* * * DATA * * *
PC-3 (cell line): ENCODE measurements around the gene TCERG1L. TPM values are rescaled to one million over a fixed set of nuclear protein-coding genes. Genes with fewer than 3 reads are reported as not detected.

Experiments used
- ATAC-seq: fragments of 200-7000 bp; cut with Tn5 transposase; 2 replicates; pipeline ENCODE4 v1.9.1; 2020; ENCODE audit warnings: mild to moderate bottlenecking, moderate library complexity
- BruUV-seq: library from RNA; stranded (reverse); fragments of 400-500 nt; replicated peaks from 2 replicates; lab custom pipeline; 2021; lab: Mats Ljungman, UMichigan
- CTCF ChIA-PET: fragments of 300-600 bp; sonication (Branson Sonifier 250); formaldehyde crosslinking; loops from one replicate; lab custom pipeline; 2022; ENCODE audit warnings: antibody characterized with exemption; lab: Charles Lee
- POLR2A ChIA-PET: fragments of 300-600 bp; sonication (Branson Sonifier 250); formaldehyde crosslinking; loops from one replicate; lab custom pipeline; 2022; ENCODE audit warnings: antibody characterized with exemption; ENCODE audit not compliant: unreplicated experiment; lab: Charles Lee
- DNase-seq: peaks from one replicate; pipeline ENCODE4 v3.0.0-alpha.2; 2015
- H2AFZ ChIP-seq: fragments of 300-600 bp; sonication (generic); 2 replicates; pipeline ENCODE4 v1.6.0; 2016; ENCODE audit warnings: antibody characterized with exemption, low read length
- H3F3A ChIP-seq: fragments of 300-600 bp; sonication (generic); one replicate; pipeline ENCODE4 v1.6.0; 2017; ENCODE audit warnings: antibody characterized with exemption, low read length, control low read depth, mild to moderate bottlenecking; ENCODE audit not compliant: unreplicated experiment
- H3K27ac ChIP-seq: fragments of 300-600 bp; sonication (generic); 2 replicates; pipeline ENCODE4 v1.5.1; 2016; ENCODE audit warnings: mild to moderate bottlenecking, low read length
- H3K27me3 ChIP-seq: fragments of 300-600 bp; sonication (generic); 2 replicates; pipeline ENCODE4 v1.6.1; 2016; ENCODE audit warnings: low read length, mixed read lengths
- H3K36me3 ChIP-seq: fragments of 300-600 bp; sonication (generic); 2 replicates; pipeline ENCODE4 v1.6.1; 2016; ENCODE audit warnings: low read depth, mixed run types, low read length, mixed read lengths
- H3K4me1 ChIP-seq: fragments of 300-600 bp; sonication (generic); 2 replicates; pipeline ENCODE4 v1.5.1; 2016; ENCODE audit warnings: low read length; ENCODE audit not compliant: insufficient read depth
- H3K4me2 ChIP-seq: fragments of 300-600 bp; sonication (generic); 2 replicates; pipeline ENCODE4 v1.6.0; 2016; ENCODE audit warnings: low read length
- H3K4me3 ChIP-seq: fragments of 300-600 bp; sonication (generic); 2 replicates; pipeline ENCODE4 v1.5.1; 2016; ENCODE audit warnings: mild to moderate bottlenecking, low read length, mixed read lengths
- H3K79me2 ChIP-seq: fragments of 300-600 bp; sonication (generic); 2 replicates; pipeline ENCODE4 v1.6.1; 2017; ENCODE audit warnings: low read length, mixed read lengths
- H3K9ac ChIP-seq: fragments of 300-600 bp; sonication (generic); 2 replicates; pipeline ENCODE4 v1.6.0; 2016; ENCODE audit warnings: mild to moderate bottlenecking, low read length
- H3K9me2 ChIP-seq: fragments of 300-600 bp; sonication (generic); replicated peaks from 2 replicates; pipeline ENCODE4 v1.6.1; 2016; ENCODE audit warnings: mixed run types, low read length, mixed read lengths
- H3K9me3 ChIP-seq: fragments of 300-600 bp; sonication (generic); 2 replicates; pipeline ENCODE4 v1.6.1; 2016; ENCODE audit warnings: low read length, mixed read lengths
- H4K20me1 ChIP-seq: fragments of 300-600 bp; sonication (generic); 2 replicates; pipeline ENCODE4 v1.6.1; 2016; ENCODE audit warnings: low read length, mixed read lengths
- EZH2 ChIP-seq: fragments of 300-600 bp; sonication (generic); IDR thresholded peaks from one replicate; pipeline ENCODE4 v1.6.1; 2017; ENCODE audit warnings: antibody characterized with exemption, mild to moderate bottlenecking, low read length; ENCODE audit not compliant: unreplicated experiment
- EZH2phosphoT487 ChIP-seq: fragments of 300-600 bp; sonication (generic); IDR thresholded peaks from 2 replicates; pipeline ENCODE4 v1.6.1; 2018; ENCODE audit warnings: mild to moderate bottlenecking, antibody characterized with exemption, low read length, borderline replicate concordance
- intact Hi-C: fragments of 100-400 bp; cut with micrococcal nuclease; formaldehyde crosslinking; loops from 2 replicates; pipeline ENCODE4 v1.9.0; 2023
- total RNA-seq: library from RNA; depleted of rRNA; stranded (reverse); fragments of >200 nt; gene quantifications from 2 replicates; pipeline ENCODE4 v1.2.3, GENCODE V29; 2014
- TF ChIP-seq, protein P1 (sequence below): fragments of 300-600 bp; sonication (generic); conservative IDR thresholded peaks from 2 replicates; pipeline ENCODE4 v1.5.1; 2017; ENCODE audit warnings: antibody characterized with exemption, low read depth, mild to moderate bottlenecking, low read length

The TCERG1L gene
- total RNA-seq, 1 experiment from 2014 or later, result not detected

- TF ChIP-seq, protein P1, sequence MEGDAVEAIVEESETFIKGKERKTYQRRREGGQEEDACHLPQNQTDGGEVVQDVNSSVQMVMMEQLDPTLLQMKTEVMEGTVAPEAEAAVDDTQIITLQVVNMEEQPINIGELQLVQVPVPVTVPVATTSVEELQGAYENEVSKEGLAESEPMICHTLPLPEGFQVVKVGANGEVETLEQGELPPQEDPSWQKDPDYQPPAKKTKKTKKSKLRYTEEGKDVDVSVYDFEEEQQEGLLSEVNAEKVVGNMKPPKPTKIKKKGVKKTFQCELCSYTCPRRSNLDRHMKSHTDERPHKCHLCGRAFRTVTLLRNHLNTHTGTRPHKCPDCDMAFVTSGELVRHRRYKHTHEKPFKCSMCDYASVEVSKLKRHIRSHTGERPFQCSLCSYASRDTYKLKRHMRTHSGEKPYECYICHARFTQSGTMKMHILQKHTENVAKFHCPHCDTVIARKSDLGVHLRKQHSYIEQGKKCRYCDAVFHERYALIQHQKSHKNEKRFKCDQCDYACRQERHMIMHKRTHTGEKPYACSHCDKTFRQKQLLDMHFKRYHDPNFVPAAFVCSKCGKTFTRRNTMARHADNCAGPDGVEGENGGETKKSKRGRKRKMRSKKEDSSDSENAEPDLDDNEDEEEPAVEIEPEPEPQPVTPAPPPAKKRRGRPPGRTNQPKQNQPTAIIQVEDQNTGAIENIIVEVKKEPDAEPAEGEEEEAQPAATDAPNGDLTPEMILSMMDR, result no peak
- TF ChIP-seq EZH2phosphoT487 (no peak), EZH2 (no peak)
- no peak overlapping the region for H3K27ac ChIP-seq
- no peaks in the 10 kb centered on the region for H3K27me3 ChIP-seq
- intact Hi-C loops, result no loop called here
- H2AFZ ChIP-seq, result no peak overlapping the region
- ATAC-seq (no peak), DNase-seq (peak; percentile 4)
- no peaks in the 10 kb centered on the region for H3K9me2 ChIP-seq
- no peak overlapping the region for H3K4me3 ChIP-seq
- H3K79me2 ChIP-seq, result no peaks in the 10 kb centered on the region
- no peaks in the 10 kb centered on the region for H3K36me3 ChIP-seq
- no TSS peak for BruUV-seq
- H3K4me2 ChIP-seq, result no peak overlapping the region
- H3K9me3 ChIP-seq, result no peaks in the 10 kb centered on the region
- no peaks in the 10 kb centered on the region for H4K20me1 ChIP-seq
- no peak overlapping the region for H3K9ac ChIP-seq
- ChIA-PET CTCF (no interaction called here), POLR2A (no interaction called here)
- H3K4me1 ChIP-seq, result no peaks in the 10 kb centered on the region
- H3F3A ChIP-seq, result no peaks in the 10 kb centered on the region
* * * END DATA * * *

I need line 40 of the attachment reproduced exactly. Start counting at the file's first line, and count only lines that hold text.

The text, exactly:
- H3K4me2 ChIP-seq, result no peak overlapping the region